PLAN DU SITE: ACCUEIL- MEMBRES - Sandie MILLOT
Evaluation of behavioral changes induced by a first step of domestication or selection for growth in the European sea bass (Dicentrarchus labrax): a self-feeding approach under repeated acute stress.
Millot S., Péan S., Leguay D., Vergnet A., Chatain B., Bégout M.L.
Aquaculture 306, 211-217. 2010.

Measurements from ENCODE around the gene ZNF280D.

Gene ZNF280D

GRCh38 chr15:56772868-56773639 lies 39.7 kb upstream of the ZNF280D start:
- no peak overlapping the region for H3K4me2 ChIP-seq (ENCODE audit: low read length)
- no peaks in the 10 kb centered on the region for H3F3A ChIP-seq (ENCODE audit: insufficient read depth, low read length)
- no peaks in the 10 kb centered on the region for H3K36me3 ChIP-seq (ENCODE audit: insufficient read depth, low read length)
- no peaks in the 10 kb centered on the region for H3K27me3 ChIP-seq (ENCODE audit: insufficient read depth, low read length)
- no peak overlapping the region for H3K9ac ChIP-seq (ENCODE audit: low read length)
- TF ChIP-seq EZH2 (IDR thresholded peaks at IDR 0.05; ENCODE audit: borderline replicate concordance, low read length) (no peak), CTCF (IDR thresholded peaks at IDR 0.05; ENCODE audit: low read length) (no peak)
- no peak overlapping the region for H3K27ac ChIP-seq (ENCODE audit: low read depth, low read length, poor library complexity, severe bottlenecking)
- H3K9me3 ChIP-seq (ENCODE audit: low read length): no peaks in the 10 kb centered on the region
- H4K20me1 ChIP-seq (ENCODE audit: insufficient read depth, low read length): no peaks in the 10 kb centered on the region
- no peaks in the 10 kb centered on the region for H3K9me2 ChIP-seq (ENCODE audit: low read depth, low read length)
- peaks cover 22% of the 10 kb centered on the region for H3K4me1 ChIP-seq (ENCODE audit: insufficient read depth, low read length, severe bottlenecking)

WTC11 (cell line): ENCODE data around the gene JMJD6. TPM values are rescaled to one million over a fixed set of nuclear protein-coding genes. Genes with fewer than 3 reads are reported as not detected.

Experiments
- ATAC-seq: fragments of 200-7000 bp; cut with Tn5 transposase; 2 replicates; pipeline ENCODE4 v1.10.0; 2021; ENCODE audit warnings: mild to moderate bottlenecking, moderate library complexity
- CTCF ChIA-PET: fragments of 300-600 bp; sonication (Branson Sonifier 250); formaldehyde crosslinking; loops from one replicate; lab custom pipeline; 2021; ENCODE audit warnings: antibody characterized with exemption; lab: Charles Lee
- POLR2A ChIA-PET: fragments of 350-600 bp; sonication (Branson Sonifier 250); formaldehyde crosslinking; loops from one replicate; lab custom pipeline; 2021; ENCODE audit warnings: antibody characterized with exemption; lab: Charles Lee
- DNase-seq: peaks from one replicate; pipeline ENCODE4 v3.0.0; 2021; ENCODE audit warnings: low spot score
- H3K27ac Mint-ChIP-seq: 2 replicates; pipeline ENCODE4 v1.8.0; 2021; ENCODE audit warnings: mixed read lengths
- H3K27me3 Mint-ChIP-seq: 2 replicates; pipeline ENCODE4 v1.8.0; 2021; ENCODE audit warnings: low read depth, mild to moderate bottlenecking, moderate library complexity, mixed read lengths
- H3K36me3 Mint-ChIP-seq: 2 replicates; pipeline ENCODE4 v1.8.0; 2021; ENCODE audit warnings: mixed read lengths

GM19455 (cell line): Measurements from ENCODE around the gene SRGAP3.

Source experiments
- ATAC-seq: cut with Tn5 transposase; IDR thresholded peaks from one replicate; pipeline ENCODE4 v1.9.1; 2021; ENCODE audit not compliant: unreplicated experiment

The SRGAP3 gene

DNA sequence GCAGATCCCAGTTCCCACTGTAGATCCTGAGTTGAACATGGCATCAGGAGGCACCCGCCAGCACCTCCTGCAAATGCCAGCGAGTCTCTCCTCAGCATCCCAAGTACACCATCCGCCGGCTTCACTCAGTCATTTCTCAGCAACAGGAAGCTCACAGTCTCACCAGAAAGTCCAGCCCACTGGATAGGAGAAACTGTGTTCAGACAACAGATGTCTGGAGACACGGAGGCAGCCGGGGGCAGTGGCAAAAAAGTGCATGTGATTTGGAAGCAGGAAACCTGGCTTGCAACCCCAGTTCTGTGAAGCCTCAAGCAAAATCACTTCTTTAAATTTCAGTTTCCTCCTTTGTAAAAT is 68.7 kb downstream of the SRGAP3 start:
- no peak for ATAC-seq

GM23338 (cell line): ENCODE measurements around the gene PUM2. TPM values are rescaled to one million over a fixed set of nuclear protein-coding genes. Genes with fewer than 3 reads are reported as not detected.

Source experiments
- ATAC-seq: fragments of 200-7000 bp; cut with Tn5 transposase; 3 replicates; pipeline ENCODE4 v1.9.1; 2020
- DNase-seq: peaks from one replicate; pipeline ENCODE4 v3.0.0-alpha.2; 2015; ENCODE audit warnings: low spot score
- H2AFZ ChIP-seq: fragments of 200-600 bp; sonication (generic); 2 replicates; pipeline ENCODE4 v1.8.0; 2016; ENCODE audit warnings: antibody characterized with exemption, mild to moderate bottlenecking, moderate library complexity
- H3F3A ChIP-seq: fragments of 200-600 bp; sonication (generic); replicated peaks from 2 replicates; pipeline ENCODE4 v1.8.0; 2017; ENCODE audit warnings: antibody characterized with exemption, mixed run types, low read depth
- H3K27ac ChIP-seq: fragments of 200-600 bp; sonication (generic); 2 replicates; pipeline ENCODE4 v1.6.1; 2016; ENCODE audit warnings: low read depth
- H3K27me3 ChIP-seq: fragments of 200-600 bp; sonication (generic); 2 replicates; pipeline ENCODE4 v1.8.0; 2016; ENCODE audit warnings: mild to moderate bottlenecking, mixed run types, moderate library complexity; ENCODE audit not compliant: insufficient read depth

Among other strategies to improve fish welfare in rearing environment, domestication and/or selective breeding was proposed to minimize fish responsiveness to husbandry practices. To verify this hypothesis on a recently domesticated specie, the sea bass, Dicentrarchus labrax, L., an experiment was realized, using four populations differing according to their level of domestication or selection: one population produced from wild parents (Wild), one population produced from parents domesticated for one generation (Domesticated) and two produced from parents selected for growth for one generation (Selected A and Selected B). The experiment was carried out over 91 days with 600 fish (50 fish per tank, 150 fish per population). After a control period, the fish were submitted from day 35 and during 56 days to a stress treatment including frequent and random application of 4 acute stressors (pursuing fish with a net during 1 min, switching off the light for 2s during the day or, conversely, switching on the light for 2 s during the night, and overflying a bird predator silhouette above the tank during 30 s). The two variables that were measured, i.e.: fish self-feeding behavior and growth performance [at day (D) 14, 35, 63, and 91] were both altered, albeit differentially according to populations, by the stress treatment. During the first stress period (from D35 to D63), all groups modified their feeding rhythm and highly increased their feed intake while their growth rate decreased (Domesticated and both Selected fish groups) or remained stable (Wild). During the second stress period (from D64 to D91) fish continued to modify their feeding rhythm (being more and more diurnal) and increased again their feed intake; conversely to what happened during the first stress period, here, these modifications were associated with an improvement of the growth rate of all populations. During the whole experiment, both Selected groups and Domesticated fish were always characterized by a higher body mass, specific growth rate and body condition factor than Wild fish. In conclusion, and according to the results of this study, a first generation of domestication or selection improved fish growth performance but, at this early stage do not modify behavioral responses to repeated acute stress exposure.